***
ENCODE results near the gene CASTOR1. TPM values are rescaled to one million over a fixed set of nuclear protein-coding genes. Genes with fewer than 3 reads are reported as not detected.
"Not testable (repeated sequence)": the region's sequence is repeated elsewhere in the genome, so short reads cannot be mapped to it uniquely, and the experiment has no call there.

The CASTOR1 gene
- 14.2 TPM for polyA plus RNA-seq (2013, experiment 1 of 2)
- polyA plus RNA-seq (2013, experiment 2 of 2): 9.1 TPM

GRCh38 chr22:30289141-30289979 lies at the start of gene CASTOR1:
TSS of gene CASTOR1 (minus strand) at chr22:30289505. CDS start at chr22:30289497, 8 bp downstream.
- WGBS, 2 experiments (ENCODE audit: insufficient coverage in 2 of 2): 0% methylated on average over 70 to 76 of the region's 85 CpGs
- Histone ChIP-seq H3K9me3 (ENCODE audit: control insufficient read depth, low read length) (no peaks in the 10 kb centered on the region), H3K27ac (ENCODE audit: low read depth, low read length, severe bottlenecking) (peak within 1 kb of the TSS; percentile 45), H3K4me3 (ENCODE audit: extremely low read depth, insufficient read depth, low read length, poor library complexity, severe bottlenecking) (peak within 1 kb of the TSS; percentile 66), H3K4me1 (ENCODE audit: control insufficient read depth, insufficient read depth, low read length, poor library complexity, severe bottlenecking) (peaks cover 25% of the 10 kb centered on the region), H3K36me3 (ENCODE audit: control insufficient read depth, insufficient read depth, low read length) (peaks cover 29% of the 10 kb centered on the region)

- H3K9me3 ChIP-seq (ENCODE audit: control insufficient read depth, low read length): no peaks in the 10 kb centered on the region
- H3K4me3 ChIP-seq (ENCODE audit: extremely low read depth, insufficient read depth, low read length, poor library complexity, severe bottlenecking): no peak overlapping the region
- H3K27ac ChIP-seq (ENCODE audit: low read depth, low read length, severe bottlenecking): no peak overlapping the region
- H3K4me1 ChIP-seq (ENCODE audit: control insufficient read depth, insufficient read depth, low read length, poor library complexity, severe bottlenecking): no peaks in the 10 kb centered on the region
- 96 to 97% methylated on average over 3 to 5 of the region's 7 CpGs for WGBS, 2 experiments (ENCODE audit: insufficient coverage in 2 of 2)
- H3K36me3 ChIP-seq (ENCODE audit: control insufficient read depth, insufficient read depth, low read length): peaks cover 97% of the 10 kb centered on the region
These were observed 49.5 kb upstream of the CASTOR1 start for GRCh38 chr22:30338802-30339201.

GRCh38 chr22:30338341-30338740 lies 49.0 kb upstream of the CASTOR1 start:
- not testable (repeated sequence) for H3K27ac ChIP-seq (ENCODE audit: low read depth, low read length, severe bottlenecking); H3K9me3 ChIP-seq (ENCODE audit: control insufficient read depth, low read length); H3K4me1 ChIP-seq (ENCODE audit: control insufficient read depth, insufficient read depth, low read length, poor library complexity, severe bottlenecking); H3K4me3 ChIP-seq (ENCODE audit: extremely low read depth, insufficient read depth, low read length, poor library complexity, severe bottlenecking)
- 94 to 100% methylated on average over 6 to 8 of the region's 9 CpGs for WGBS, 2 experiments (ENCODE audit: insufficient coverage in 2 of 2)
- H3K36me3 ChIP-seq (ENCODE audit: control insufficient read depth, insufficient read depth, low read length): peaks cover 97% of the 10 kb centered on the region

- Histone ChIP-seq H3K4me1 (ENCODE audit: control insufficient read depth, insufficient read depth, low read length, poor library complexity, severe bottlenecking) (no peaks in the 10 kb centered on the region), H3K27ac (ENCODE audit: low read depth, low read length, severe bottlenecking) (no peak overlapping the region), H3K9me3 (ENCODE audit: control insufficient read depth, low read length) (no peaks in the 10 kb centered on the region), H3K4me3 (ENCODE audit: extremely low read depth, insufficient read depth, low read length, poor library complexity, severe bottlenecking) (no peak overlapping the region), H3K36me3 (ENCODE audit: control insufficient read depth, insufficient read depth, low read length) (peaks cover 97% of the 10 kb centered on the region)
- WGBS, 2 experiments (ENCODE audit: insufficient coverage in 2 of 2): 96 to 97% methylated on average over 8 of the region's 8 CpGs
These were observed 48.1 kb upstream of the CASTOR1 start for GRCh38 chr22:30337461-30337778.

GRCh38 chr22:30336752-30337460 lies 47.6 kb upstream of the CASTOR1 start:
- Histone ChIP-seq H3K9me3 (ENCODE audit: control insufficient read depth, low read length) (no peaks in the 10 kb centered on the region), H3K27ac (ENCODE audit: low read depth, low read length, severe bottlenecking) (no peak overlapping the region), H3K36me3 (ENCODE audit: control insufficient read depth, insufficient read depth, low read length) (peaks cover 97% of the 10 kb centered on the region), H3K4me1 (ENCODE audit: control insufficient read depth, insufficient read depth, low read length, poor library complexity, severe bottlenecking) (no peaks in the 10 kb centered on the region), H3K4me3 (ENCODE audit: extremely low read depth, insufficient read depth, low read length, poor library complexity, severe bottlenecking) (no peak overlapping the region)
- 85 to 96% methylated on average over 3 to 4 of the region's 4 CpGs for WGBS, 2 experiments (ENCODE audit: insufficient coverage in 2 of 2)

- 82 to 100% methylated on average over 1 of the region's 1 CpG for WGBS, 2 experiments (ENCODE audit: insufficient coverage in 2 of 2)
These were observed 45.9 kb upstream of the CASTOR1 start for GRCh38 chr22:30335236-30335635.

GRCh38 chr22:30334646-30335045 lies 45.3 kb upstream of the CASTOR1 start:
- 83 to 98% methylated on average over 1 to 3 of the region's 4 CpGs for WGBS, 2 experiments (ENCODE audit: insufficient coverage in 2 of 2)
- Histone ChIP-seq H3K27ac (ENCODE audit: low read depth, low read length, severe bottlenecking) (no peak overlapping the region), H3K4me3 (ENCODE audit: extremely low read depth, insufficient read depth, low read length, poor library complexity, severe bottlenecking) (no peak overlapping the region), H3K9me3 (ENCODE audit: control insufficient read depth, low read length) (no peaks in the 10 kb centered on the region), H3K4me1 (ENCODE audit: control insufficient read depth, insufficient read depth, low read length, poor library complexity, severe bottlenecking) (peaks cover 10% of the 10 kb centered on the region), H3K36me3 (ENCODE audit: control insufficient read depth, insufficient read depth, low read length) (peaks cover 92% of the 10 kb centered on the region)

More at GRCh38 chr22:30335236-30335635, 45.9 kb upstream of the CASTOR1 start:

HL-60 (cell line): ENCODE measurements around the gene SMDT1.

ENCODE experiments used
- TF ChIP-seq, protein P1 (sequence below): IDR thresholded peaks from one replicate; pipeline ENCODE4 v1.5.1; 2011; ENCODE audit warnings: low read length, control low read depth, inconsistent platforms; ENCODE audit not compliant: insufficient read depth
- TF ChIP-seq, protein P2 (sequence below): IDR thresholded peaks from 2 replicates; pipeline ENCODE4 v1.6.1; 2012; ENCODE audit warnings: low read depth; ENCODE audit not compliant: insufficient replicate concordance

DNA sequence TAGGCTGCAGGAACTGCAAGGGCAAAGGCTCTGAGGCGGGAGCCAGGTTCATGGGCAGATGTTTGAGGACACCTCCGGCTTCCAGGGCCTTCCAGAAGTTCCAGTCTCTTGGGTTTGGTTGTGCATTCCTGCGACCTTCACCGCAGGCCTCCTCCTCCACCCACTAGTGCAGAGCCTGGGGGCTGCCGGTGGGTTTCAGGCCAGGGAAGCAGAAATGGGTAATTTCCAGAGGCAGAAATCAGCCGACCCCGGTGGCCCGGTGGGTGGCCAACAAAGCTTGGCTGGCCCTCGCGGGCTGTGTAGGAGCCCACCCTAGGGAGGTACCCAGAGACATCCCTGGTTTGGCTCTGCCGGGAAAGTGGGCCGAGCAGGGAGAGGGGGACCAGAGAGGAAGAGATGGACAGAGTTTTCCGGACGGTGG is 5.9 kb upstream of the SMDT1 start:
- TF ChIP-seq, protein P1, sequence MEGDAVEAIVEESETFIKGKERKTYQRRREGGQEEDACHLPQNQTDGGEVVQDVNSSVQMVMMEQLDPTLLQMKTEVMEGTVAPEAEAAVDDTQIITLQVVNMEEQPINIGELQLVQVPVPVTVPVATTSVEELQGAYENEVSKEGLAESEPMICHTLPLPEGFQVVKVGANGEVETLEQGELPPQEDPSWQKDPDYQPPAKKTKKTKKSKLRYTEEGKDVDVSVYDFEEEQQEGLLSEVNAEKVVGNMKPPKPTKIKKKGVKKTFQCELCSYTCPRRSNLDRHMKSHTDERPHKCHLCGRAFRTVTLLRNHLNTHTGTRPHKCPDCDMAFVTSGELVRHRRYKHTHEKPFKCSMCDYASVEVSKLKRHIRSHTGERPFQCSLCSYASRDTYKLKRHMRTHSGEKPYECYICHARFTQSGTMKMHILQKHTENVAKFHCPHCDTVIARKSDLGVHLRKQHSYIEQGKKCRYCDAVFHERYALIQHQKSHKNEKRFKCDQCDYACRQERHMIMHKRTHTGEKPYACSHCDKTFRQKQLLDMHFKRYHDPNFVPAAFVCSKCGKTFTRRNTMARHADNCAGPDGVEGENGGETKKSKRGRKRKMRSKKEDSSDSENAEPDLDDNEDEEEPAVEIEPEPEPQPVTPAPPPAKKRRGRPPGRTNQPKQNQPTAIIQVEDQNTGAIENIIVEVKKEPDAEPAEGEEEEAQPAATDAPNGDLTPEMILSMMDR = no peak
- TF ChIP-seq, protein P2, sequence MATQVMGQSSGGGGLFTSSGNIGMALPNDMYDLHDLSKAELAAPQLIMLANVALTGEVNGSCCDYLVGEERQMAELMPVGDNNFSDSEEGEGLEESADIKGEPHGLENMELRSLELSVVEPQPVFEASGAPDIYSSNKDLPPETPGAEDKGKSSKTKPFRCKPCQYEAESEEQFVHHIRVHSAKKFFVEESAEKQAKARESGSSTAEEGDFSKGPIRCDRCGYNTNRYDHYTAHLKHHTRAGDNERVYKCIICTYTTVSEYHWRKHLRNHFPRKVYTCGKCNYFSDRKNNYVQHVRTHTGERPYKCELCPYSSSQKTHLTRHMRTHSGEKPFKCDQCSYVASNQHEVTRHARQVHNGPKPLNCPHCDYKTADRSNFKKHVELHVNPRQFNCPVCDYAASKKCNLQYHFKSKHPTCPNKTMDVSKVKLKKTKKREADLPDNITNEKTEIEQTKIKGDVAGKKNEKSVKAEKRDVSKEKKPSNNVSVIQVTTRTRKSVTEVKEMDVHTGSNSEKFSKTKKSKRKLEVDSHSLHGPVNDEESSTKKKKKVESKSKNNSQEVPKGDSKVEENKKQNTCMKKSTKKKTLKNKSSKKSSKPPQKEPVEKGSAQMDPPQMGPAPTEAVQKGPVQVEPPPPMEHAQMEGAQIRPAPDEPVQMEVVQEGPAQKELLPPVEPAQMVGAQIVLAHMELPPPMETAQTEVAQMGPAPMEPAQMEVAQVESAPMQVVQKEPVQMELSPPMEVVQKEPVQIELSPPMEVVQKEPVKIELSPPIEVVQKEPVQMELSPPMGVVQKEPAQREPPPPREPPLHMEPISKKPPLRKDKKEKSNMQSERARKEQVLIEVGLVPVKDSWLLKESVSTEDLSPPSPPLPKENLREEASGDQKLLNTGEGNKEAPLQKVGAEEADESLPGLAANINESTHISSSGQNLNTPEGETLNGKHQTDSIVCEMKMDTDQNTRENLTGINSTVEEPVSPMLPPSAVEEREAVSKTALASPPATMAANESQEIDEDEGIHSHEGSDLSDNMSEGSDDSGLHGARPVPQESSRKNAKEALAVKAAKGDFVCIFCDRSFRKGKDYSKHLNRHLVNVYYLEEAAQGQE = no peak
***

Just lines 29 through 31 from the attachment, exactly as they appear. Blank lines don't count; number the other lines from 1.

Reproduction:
GRCh38 chr22:30334646-30335045 lies 45.3 kb upstream of the CASTOR1 start:
- 83 to 98% methylated on average over 1 to 3 of the region's 4 CpGs for WGBS, 2 experiments (ENCODE audit: insufficient coverage in 2 of 2)
- Histone ChIP-seq H3K27ac (ENCODE audit: low read depth, low read length, severe bottlenecking) (no peak overlapping the region), H3K4me3 (ENCODE audit: extremely low read depth, insufficient read depth, low read length, poor library complexity, severe bottlenecking) (no peak overlapping the region), H3K9me3 (ENCODE audit: control insufficient read depth, low read length) (no peaks in the 10 kb centered on the region), H3K4me1 (ENCODE audit: control insufficient read depth, insufficient read depth, low read length, poor library complexity, severe bottlenecking) (peaks cover 10% of the 10 kb centered on the region), H3K36me3 (ENCODE audit: control insufficient read depth, insufficient read depth, low read length) (peaks cover 92% of the 10 kb centered on the region)